So why do I keep having flashbacks to 1972? Some of the parallels are weirdly exact. Whether or not he ordered the Watergate bugging, Richard Nixon ran a campaign of dirty tricks for two reasons: he wanted to run up the score going into his second term, and he was a supremely mean-spirited man. Nixon’s reëlection campaign reached out to as many Democrats as possible (not just elected officials but rank-and-file blue-collar workers and Catholics). Nixon ran not as the Republican Party’s leader but, in the words of his bumper sticker, as just “President Nixon.” His landslide win over George McGovern translated into no Republican advantage in congressional races—the Democrats more than held their own. The Washington Post’s David Broder later called it “an extraordinarily selfish victory.”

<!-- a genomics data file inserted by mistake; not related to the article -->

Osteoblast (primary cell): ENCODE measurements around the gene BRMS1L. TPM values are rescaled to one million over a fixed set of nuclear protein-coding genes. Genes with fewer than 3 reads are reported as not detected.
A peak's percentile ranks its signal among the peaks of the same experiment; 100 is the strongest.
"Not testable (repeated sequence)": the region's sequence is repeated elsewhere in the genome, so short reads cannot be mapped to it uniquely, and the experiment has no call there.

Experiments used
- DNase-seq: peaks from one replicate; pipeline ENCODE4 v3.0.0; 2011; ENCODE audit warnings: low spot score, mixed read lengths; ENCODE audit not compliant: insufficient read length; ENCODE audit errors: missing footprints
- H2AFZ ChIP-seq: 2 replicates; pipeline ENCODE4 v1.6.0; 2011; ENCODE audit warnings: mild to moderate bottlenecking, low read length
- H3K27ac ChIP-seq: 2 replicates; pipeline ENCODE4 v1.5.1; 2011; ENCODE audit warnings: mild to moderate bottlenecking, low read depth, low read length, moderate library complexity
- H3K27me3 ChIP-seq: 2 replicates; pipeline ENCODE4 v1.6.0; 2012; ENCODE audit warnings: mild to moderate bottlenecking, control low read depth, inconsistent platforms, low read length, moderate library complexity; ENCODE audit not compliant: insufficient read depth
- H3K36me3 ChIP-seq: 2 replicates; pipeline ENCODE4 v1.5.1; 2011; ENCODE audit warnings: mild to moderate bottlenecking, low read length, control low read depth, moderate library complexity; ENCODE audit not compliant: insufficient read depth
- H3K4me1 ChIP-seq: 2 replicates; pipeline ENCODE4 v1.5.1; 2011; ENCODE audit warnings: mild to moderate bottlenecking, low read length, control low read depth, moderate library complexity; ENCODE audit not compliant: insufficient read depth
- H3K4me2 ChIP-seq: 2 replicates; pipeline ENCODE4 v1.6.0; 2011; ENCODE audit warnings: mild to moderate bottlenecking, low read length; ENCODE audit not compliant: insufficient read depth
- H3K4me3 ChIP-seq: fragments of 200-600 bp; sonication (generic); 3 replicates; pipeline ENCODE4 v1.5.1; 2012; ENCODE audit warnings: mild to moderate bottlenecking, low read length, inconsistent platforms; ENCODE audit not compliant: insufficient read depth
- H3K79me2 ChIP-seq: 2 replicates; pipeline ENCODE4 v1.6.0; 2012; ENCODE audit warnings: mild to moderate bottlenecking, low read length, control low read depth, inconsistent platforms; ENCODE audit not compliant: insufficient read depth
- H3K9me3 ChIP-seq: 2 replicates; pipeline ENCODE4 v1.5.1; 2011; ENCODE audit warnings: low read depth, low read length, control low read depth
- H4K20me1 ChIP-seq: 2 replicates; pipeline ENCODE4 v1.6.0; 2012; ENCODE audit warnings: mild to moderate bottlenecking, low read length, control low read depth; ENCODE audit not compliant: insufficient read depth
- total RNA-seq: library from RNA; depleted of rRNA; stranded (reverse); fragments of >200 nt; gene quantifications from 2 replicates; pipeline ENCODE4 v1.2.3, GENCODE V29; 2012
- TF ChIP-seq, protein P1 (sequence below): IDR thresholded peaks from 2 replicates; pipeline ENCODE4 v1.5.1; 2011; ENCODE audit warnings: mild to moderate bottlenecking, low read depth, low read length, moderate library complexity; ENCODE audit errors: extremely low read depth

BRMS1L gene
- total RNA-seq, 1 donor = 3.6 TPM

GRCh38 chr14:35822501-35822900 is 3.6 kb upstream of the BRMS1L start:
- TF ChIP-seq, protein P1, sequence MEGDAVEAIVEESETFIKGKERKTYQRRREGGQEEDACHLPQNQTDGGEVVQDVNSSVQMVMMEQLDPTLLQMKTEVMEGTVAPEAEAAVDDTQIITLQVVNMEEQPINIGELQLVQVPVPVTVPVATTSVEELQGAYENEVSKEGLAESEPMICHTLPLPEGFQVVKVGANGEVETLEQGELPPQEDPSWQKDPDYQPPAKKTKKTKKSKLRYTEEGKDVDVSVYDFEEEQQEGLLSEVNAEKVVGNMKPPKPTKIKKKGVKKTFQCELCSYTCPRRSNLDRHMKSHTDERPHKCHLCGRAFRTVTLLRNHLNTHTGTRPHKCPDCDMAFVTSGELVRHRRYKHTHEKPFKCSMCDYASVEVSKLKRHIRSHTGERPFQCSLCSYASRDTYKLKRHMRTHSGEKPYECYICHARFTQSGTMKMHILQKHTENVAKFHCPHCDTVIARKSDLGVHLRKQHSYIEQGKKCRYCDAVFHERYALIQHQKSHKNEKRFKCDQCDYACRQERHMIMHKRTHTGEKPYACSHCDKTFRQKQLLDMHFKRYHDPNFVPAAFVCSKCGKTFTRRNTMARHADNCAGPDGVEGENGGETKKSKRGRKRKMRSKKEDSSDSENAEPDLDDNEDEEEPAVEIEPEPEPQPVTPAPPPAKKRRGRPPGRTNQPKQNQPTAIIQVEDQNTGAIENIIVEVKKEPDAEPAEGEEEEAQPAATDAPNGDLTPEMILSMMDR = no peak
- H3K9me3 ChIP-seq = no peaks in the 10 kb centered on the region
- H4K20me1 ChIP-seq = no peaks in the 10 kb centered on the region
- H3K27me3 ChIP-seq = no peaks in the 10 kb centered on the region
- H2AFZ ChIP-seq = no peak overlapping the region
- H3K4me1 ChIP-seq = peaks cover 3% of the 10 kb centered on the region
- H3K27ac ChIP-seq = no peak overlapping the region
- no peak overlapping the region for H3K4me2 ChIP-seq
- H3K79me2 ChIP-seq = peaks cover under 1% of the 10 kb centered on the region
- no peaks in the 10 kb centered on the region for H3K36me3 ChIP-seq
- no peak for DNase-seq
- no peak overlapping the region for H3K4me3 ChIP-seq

Christie’s 2013 reëlection tracks closely with this story: an all-out effort to court Democrats in order to maximize his personal power, and a landslide victory in November, with all the benefit going to the Governor, not to his fellow-Republicans in the state legislature. On Christmas, the Times published a piece about Christie’s long record of bullying and retribution. In it, the Fort Lee traffic jam was mentioned as just one of many cases (and, I have to admit, not the one that stayed with me) of vengefulness so petty that it inescapably called to mind the American President who incarnated that quality, and was brought down by it.